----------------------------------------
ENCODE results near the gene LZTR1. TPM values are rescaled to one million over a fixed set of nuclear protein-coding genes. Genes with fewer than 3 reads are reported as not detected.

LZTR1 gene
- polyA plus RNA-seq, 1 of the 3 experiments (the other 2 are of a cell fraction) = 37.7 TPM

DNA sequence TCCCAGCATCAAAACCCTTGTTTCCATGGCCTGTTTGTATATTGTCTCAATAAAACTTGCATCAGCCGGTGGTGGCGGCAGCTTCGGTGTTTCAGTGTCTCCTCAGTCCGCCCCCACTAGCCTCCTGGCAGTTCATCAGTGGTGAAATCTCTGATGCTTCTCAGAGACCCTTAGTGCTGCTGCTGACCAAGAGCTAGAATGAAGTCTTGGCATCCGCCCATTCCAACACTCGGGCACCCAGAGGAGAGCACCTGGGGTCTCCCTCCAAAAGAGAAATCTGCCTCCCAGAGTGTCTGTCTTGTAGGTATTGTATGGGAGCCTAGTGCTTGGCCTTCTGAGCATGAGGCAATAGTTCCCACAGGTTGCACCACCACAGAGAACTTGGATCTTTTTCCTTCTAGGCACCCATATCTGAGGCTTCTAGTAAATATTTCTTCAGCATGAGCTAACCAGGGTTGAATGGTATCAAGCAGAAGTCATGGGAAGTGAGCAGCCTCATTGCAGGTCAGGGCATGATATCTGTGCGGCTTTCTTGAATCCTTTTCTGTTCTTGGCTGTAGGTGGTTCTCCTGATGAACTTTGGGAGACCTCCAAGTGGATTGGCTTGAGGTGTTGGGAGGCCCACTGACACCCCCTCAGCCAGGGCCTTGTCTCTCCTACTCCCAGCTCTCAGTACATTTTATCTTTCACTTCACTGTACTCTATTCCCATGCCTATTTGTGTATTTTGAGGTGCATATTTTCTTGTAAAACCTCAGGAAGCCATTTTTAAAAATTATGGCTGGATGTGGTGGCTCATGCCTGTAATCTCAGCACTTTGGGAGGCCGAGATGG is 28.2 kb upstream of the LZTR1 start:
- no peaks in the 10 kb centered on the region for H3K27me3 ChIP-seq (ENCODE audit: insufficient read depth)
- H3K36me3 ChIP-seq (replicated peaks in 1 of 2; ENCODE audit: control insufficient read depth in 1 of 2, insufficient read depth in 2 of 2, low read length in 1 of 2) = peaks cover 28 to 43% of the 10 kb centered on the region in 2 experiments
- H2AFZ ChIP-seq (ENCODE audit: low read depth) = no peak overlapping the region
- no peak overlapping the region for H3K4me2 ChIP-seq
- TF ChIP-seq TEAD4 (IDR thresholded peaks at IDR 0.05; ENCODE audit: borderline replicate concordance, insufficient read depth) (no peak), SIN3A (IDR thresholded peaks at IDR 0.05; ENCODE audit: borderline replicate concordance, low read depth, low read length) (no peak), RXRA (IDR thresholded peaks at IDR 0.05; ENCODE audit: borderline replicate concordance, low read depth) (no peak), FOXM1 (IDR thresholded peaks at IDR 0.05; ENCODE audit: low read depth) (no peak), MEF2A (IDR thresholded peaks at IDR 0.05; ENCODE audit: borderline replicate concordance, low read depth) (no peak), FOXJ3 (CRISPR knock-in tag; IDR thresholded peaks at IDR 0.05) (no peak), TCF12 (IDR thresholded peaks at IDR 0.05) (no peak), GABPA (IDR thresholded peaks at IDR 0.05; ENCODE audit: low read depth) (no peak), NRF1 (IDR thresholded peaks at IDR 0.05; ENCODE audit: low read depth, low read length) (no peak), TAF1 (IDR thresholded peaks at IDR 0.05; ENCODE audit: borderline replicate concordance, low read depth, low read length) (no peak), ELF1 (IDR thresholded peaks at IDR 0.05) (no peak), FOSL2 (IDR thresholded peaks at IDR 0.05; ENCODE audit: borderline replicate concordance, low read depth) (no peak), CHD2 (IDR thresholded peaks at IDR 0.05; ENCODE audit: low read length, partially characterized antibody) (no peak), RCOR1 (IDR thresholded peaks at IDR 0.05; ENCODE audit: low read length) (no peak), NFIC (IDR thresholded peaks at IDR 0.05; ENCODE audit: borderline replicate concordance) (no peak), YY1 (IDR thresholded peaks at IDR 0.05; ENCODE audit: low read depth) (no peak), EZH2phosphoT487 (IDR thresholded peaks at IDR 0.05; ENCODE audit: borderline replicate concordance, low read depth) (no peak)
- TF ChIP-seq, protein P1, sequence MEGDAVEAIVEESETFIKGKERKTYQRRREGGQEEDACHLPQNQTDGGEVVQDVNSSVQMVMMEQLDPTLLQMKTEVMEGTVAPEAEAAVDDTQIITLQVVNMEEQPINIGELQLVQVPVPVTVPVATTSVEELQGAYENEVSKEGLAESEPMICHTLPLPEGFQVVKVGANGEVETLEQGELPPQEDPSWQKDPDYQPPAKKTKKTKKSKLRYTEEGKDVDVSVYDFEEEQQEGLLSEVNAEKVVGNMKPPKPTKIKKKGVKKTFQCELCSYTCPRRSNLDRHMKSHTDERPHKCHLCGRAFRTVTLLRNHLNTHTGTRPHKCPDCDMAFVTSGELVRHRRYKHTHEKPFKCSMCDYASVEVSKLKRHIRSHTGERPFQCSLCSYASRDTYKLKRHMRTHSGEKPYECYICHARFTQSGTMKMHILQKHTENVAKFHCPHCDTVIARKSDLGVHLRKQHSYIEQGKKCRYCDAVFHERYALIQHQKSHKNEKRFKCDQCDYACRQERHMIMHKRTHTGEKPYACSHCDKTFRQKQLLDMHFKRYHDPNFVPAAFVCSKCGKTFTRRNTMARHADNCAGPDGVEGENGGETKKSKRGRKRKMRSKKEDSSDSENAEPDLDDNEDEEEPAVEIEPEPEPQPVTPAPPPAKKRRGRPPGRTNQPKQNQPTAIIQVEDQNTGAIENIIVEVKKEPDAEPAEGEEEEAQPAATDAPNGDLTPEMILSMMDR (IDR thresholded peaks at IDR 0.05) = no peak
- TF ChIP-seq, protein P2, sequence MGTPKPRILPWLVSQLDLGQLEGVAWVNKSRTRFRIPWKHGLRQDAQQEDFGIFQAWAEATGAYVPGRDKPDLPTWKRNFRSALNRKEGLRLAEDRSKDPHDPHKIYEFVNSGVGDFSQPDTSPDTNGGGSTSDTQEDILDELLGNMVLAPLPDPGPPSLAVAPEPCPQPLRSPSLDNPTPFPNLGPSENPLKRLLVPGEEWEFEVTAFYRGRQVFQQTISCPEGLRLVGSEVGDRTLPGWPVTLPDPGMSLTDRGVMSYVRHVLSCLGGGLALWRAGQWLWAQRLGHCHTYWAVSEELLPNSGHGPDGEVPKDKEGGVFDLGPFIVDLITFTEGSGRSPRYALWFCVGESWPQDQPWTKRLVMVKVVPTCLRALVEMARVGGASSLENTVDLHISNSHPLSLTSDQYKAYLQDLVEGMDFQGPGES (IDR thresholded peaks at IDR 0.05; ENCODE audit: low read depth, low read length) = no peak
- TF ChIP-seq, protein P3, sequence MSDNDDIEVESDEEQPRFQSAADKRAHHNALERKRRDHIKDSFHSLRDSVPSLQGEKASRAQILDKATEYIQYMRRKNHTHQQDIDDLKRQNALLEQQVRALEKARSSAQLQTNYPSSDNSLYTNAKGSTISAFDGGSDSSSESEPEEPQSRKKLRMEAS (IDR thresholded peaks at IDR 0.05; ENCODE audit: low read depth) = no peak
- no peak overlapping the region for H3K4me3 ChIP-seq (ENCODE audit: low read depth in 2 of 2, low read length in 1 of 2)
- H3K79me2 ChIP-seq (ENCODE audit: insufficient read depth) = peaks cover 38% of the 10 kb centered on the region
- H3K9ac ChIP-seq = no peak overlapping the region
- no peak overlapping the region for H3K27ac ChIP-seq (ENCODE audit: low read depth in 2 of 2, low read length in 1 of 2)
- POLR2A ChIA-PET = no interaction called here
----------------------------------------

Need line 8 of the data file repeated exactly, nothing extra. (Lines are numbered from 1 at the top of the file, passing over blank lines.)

- no peak overlapping the region for H3K4me2 ChIP-seq